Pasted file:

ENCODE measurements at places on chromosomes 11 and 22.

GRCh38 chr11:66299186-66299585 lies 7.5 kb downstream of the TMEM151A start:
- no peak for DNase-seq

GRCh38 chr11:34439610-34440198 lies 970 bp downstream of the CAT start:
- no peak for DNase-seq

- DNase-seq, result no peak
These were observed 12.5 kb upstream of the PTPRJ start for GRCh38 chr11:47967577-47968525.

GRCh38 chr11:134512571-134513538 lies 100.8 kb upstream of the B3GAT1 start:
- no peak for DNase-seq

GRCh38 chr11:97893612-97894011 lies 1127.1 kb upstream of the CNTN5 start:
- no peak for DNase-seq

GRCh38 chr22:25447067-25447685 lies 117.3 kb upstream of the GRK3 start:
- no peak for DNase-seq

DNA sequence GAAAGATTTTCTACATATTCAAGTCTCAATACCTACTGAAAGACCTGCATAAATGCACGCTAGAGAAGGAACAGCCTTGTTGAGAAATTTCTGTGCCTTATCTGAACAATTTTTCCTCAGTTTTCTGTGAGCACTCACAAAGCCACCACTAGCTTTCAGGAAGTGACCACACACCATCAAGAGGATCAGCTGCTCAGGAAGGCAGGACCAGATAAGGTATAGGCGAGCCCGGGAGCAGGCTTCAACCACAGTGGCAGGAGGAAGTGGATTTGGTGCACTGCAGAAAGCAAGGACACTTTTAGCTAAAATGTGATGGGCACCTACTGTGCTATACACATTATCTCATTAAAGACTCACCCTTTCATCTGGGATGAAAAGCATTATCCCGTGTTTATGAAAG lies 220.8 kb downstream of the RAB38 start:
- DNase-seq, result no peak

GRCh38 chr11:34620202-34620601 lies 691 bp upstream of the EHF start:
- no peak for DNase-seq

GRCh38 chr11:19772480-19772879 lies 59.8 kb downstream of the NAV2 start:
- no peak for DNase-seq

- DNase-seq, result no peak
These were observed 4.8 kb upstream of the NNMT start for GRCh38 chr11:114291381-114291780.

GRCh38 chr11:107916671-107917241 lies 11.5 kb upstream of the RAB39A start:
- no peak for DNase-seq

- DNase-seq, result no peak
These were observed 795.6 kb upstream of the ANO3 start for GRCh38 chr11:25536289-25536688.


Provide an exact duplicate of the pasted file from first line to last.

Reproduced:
ENCODE measurements at places on chromosomes 11 and 22.

GRCh38 chr11:66299186-66299585 lies 7.5 kb downstream of the TMEM151A start:
- no peak for DNase-seq

GRCh38 chr11:34439610-34440198 lies 970 bp downstream of the CAT start:
- no peak for DNase-seq

- DNase-seq, result no peak
These were observed 12.5 kb upstream of the PTPRJ start for GRCh38 chr11:47967577-47968525.

GRCh38 chr11:134512571-134513538 lies 100.8 kb upstream of the B3GAT1 start:
- no peak for DNase-seq

GRCh38 chr11:97893612-97894011 lies 1127.1 kb upstream of the CNTN5 start:
- no peak for DNase-seq

GRCh38 chr22:25447067-25447685 lies 117.3 kb upstream of the GRK3 start:
- no peak for DNase-seq

DNA sequence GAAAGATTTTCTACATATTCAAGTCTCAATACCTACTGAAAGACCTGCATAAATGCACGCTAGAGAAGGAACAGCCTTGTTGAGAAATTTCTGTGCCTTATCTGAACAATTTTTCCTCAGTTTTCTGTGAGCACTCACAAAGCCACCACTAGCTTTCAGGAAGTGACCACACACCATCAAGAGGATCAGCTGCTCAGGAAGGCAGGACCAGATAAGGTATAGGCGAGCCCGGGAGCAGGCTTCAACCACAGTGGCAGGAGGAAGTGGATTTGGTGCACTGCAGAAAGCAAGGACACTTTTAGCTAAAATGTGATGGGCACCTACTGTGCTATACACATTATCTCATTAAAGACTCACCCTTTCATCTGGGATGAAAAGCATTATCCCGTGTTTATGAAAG lies 220.8 kb downstream of the RAB38 start:
- DNase-seq, result no peak

GRCh38 chr11:34620202-34620601 lies 691 bp upstream of the EHF start:
- no peak for DNase-seq

GRCh38 chr11:19772480-19772879 lies 59.8 kb downstream of the NAV2 start:
- no peak for DNase-seq

- DNase-seq, result no peak
These were observed 4.8 kb upstream of the NNMT start for GRCh38 chr11:114291381-114291780.

GRCh38 chr11:107916671-107917241 lies 11.5 kb upstream of the RAB39A start:
- no peak for DNase-seq

- DNase-seq, result no peak
These were observed 795.6 kb upstream of the ANO3 start for GRCh38 chr11:25536289-25536688.